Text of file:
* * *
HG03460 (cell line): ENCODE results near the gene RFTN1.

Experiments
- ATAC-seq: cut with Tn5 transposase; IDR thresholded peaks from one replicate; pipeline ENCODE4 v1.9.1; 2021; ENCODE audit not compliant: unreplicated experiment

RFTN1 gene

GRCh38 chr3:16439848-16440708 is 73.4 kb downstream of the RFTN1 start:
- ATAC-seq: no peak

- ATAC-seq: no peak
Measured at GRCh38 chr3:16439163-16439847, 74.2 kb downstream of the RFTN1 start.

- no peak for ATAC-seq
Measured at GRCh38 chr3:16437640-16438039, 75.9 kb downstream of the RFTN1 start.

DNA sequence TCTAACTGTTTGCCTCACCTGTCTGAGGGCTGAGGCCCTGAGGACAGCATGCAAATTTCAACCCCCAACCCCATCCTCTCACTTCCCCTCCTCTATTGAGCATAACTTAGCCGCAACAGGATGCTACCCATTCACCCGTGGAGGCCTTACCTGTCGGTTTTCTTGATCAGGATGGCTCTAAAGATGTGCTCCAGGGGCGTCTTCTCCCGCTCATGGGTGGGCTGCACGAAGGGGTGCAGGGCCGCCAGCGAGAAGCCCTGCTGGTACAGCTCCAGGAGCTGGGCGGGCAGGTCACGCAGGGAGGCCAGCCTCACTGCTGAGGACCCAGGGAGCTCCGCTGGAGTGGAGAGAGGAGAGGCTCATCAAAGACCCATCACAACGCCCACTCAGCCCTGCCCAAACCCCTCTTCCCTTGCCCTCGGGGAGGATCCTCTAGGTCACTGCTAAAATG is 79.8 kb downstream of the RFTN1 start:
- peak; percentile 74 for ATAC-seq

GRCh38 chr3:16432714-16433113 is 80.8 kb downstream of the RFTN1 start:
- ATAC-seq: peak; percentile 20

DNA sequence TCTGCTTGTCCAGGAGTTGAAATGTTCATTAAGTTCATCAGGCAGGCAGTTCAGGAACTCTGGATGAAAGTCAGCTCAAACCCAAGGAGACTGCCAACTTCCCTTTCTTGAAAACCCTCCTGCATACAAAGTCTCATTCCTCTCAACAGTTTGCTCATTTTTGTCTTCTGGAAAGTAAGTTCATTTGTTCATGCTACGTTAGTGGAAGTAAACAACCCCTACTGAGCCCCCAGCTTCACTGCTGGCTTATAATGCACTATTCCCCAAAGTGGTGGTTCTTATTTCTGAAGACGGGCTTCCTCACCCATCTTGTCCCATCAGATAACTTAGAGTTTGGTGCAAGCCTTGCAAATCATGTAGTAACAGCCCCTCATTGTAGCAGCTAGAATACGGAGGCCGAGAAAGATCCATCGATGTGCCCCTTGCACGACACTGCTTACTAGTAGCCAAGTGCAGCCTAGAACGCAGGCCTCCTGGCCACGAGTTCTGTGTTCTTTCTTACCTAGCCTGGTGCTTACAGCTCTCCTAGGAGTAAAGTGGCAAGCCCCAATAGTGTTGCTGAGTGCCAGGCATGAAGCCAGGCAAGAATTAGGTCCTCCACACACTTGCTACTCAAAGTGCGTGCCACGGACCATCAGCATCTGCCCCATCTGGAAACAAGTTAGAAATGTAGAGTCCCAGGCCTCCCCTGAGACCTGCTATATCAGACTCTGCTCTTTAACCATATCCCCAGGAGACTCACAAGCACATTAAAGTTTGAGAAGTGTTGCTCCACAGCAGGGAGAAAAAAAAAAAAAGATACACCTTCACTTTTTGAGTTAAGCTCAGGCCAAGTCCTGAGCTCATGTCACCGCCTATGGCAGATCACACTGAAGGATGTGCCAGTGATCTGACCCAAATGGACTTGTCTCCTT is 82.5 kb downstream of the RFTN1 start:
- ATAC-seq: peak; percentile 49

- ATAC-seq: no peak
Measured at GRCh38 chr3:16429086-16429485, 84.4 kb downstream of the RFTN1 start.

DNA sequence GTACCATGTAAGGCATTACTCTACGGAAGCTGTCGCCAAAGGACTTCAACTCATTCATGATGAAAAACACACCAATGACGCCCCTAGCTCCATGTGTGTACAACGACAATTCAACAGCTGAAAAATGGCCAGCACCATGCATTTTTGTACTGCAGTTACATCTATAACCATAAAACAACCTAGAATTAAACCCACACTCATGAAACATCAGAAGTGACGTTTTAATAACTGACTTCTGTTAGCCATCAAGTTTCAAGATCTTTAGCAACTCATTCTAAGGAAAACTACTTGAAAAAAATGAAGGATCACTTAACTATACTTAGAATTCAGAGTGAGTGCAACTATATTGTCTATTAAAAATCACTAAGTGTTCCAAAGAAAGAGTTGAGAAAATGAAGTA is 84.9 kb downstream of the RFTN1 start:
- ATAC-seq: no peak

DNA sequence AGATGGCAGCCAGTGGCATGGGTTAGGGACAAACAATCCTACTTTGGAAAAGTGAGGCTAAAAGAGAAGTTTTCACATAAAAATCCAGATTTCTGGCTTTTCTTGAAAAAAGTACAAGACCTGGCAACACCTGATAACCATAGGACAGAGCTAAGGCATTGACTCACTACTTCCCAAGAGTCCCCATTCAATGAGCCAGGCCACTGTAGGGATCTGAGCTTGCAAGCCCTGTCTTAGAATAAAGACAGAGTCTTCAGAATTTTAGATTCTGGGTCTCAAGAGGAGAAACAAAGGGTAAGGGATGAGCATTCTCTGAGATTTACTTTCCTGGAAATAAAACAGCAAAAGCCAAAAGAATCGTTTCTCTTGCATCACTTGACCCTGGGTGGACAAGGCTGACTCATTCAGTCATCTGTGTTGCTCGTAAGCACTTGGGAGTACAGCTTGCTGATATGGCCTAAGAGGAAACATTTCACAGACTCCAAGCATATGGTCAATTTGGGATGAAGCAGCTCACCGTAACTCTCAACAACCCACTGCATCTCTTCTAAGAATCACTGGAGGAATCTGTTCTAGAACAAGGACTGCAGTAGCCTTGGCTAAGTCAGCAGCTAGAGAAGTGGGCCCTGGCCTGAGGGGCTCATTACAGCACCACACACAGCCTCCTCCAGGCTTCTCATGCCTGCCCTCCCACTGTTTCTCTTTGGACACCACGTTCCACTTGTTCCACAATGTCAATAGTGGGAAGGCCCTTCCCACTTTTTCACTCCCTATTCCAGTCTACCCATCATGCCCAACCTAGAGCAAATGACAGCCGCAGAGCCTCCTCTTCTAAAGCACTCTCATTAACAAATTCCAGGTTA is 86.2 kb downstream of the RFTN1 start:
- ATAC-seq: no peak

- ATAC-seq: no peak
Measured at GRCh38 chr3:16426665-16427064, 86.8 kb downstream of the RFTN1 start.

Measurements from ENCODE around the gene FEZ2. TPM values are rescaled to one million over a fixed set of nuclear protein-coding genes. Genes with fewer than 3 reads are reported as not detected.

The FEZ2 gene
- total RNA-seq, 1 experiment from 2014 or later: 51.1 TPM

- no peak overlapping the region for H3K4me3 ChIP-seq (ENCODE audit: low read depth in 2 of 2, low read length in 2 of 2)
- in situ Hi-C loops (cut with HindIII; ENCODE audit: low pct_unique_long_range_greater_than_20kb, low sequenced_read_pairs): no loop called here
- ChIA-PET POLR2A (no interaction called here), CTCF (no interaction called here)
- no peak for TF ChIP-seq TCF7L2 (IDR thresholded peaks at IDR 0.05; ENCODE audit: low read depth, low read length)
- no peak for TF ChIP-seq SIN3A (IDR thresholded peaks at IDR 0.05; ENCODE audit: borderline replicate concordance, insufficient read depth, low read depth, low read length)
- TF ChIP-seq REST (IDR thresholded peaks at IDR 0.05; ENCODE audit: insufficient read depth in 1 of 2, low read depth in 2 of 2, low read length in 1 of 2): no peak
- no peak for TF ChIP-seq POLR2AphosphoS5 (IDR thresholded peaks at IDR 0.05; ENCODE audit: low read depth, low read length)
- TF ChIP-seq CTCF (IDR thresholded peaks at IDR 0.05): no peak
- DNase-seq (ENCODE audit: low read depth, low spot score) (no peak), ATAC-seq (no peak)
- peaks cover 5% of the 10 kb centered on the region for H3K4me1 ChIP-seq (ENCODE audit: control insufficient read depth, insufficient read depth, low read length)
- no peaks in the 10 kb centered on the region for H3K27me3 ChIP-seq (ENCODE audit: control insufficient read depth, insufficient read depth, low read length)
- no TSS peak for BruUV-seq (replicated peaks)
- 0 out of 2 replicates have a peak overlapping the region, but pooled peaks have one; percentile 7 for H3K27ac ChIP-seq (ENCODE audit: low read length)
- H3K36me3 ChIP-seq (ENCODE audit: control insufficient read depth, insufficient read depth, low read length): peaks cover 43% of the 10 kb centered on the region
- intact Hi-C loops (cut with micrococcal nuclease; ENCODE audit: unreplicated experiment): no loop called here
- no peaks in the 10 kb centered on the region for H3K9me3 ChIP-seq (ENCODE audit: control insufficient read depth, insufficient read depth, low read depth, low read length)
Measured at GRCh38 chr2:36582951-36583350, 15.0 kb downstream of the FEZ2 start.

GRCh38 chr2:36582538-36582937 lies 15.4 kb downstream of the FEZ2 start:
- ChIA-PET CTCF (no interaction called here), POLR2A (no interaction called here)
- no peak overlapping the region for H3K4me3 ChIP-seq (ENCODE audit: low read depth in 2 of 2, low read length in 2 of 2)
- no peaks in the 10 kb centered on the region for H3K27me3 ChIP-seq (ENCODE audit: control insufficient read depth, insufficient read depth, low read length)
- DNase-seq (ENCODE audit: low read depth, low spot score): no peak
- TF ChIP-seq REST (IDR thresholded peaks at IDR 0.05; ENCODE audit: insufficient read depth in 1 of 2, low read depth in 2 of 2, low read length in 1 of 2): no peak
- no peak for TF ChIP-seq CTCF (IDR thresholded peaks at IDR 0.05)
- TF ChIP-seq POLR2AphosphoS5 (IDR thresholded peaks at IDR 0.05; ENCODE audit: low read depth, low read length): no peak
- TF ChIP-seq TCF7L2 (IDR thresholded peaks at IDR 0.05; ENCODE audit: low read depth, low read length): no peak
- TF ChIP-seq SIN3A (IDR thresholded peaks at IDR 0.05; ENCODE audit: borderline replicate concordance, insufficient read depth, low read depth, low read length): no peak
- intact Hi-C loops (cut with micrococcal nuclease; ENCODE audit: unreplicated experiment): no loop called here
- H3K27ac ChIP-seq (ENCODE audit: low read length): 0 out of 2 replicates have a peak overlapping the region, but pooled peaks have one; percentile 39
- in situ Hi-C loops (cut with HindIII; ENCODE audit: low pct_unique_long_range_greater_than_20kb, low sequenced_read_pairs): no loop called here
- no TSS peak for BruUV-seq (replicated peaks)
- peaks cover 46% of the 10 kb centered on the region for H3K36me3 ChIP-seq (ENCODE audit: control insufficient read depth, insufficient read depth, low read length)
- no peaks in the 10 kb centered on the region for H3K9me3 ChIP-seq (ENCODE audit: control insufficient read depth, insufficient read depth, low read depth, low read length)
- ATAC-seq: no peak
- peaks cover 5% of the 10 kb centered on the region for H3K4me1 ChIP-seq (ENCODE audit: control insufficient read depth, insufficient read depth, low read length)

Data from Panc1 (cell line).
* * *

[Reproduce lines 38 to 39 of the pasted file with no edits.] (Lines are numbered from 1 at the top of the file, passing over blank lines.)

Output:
- no peaks in the 10 kb centered on the region for H3K27me3 ChIP-seq (ENCODE audit: control insufficient read depth, insufficient read depth, low read length)
- no TSS peak for BruUV-seq (replicated peaks)